David Bourget (Western Ontario)
David Chalmers (ANU, NYU)
Rafael De Clercq
Jack Alan Reynolds
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International Studies in the Philosophy of Science 22 (3):237 – 258 (2008)
By analyzing the meaning of time I argue, without endorsing operationalism, that time is necessarily related to physical systems which can serve as clocks. This leads to a version of relationism about time which entails that there is no time 'before' the universe. Three notions of metaphysical 'time' (associated, respectively, with time as a mathematical concept, substantivalism, and modal relationism) which might support the idea of time 'before' the universe are discussed. I argue that there are no good reasons to believe that metaphysical 'time' can be identified with what we ordinarily call time. I also briefly review and criticize the idea of time 'before' the big bang, associated with some recent speculative models in modern cosmology, and I argue that if the big bang model is a (roughly) correct description of our universe, then the best current answer to the question in the title is that time did have a beginning
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References found in this work BETA
William Lane Craig (2001). God and the Beginning of Time. International Philosophical Quarterly 41 (1):17-31.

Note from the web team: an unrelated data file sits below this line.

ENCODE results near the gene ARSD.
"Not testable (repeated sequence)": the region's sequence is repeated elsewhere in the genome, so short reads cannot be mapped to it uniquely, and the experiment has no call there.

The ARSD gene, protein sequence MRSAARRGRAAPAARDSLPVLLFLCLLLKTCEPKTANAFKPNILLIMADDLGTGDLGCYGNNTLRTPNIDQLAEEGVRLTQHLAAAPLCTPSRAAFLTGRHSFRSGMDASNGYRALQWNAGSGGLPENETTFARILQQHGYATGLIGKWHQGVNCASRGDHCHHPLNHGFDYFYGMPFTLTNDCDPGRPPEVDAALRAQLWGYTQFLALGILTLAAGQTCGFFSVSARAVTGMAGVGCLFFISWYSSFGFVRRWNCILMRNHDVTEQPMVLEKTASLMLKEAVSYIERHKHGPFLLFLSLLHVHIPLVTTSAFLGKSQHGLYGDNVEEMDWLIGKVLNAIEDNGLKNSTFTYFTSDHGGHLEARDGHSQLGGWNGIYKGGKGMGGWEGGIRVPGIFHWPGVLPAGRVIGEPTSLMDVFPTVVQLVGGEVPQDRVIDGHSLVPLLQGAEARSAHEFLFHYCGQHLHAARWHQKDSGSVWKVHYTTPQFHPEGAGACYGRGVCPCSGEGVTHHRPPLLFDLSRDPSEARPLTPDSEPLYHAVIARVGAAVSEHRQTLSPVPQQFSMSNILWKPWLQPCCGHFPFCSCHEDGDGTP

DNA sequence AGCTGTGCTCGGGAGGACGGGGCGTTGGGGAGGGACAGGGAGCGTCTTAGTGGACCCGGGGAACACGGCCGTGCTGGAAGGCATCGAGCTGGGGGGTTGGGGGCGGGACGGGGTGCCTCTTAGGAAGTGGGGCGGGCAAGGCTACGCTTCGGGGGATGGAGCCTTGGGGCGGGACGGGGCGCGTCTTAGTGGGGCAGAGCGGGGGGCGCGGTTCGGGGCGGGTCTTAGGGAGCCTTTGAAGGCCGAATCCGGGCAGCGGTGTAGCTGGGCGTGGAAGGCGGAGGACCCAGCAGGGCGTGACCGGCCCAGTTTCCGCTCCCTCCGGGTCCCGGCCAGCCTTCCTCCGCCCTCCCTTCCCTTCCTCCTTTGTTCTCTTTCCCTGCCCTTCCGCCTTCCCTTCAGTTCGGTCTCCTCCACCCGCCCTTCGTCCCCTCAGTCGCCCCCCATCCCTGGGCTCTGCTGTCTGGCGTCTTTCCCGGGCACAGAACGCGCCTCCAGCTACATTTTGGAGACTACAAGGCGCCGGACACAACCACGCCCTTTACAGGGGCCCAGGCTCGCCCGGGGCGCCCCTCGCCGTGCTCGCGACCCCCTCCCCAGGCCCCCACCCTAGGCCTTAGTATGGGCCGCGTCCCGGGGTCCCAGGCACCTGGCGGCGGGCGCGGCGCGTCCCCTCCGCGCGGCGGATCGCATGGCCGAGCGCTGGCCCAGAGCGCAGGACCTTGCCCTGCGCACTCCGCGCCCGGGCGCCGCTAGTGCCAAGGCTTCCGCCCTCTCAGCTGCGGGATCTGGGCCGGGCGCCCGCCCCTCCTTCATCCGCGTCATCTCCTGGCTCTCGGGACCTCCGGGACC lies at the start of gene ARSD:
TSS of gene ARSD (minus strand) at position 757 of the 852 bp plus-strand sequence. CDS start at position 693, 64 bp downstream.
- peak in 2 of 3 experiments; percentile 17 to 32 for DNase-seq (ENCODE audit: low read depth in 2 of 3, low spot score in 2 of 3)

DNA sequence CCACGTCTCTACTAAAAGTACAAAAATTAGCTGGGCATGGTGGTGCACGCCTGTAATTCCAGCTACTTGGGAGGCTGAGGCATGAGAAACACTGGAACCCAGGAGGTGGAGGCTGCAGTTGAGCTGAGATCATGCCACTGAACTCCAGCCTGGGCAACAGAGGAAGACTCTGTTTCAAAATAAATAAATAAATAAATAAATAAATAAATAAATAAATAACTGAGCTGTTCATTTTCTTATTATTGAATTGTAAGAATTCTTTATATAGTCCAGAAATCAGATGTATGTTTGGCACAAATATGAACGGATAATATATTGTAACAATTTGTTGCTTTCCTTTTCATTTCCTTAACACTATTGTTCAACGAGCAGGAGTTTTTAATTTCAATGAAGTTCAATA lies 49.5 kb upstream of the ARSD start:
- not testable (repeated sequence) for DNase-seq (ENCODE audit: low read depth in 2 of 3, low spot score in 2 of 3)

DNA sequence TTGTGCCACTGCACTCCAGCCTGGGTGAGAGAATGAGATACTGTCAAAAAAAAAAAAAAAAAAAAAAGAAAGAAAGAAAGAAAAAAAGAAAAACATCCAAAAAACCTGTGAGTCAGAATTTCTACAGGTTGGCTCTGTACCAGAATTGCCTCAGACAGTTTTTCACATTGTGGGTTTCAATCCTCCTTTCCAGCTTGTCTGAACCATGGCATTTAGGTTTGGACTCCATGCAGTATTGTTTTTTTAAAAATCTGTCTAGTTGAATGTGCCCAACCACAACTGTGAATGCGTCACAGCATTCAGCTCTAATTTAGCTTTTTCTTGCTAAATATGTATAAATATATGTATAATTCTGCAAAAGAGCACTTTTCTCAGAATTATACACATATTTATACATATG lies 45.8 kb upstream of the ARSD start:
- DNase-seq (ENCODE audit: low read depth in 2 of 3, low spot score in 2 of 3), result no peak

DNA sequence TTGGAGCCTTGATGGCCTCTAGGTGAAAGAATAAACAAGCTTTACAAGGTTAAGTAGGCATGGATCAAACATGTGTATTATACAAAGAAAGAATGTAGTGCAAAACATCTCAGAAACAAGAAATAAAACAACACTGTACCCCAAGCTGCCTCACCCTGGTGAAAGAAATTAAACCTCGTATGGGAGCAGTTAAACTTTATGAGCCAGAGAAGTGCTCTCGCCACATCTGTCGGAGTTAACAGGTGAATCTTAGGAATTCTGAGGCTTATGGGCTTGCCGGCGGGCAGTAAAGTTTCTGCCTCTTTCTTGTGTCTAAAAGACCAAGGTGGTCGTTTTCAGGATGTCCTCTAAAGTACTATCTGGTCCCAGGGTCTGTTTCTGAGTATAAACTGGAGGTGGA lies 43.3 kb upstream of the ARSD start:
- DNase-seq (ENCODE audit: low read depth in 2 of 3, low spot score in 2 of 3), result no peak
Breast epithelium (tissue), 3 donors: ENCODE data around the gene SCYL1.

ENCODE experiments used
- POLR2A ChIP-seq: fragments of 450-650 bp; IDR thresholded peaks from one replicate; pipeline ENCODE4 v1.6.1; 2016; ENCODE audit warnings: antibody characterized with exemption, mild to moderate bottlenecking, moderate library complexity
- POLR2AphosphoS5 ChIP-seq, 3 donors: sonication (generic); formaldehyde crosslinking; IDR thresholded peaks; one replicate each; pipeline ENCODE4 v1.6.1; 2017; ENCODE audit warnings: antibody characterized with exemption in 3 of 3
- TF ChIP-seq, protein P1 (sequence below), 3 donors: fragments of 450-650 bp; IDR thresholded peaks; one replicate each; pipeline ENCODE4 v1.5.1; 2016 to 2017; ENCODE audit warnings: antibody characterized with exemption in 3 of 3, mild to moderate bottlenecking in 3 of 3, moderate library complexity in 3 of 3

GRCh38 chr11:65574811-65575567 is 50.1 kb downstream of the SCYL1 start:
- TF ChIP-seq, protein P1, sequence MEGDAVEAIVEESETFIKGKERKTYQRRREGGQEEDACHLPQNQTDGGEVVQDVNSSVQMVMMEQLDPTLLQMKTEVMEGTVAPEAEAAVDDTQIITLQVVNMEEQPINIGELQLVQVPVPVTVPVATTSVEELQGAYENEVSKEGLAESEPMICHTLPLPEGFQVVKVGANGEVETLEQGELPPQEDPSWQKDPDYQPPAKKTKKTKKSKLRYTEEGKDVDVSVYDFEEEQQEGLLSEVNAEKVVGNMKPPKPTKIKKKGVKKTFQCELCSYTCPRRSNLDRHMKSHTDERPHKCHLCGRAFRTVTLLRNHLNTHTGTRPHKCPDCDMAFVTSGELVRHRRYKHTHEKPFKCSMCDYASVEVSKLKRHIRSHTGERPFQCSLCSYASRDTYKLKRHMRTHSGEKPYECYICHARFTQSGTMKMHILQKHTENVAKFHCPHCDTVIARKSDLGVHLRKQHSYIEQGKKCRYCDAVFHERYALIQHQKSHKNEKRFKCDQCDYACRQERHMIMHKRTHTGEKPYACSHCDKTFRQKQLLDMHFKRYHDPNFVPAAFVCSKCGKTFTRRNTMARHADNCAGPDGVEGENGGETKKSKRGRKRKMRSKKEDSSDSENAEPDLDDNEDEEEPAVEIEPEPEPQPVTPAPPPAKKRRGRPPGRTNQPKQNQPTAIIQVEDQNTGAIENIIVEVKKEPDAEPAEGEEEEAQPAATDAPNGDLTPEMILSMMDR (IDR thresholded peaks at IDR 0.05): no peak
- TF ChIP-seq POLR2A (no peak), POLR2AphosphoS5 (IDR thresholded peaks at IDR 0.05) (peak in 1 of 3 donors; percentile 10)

John Earman, Clark Glymour & John Stachel (eds.) (1977). Foundations of Space-Time Theories: Minnesota Studies in the Philosophy of Science. University of Minnesota Press.
Richard M. Gale (1968). The Philosophy of Time: A Collection of Essays. London, Macmillan.
I. Kant (1984). Critique of Pure Reason. Philosophy 59 (230):555-557.
Robin Le Poidevin (2003). Travels in Four Dimensions: The Enigmas of Space and Time. Oxford University Press.
Citations of this work BETA
Svend E. Rugh & Henrik Zinkernagel (2008). On the Physical Basis of Cosmic Time. Studies in History and Philosophy of Science Part B 40 (1):1-19.
Robert Brandenberger (2014). Do We Have a Theory of Early Universe Cosmology? Studies in History and Philosophy of Science Part B 46 (1):109-121.
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Richard Swinburne (1996). The Beginning of the Universe and of Time. Canadian Journal of Philosophy 26 (2):169 - 189.
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